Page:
The 2020 final regulations also adopt as final a provision under Section 951A that effectively denies deductions for certain payments made directly or indirectly by CFC during the period from 1 January 2018, through the effective date of the GILTI provisions for the recipient CFC (the GILTI disqualified period). This rule generally applies if: (1) a payment is made during the disqualified period (a disqualified payment) that would have given rise to tested income in the hands of the recipient CFC if the GILTI provisions had been effective for the recipient CFC; and (2) a deduction is taken in a later period when economic performance with respect to the disqualified payment occurs. The rule applies to tax years of foreign corporations ending on or after 7 April 2020.
The 2020 final regulations expand the scope of foreign tax redeterminations for a foreign corporation’s foreign income taxes under Section 905(c) and will result in increased instances of US tax redeterminations. The last-pooling-year election may provide some compliance relief to limit adjustments for post-2017 foreign tax redeterminations of pre-2018 foreign income taxes of a foreign corporation to the last pooling year. Taxpayers will continue, however, to be under a significant compliance burden to reflect the impact of foreign tax redeterminations for a foreign corporation’s foreign income taxes in the year to which the taxes relate, and must carefully track these matters and regularly file amended returns to avoid losing foreign tax credits or incurring penalties.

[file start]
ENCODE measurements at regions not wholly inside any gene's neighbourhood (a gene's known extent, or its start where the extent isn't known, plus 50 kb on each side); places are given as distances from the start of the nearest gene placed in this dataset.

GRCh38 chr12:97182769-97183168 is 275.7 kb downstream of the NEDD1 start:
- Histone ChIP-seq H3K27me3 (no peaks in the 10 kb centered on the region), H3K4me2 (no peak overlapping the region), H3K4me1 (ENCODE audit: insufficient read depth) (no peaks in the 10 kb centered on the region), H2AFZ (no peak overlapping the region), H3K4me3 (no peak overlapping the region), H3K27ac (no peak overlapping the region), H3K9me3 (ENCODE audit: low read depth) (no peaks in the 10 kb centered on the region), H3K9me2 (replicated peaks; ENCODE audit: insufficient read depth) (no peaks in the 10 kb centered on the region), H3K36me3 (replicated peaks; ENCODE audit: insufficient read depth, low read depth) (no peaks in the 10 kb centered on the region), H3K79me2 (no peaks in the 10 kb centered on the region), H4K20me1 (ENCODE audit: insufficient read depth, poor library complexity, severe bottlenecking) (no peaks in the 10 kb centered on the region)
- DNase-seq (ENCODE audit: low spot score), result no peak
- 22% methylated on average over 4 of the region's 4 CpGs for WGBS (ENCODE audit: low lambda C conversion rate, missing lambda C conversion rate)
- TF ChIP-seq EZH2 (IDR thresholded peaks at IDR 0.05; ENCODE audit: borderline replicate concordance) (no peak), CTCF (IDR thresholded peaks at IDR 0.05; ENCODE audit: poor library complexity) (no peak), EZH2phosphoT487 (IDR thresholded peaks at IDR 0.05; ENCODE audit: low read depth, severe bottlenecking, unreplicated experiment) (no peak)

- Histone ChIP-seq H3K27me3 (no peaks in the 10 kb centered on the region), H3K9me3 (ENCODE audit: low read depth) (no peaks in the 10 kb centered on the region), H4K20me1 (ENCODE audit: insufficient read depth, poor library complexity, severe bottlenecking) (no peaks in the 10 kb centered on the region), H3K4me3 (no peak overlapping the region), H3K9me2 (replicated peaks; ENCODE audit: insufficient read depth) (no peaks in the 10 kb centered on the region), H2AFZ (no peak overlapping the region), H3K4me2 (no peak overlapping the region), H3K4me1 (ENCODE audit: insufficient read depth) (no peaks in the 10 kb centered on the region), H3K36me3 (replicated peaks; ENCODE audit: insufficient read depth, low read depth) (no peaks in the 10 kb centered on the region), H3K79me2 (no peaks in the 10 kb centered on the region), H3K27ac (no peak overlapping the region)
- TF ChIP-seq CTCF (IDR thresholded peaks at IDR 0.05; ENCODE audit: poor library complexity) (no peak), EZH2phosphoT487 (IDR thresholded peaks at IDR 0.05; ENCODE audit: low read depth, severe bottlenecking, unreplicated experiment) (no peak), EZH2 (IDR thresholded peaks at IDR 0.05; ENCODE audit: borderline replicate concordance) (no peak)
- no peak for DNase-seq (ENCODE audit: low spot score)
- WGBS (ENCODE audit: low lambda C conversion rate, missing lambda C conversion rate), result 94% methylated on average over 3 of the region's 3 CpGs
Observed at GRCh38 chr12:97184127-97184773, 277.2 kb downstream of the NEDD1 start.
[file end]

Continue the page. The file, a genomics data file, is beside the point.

The Final R&E Regulations follow the Proposed R&E Regulations by providing a welcome change to the type of gross income to which R&E expenses are considered to be related — by excluding GILTI, subpart F income and dividends. However, the regulations provide a very broad set of rules for taking into account gross receipts of controlled and uncontrolled parties. For a license to a foreign affiliate, it will commonly be the case that all of the affiliate’s gross receipts are associated with the royalty income. Moreover, a very wide range of transactions with an unrelated party (i.e., any transfer of IP, sale of products with embedded IP and performance of services incorporating IP) will require the gross receipts of the unrelated party to be taken into account. This will create substantial compliance challenges. More generally, it is unclear that the rules’ broad sweep for taking into account gross receipts of controlled and uncontrolled parties produces the most appropriate result from a tax policy perspective.
The 2020 final regulations on to the allocation and apportionment of foreign income taxes under Treas. Reg. Section 1.861-20 reduce the number of cases in which foreign income taxes paid or accrued by a CFC would be denied by eliminating return-of-capital distributions from the list of “base differences.” These rules, however, remain intricate and difficult to manage in certain situations when a foreign income tax is imposed on an item that is not taken into account as income for US Federal income tax purposes (e.g., because the transaction or payment that gave rise to the item is disregarded for US Federal income tax purposes).
1. All “Section” references are to the Internal Revenue Code of 1986, and the regulations promulgated thereunder.
2. See EY Global Tax Alert, US Final and proposed regulations provide additional guidance for determining allowable foreign tax credit, dated 10 December 2019.
3. See EY Global Tax Alert, US Final and proposed regulations on hybrid mismatches, DCLs and conduit financing provide more certainty but some surprises, dated 13 April 2020.
For additional information with respect to this Alert, please contact the following:
Ernst & Young LLP (United States), International Tax and Transaction Services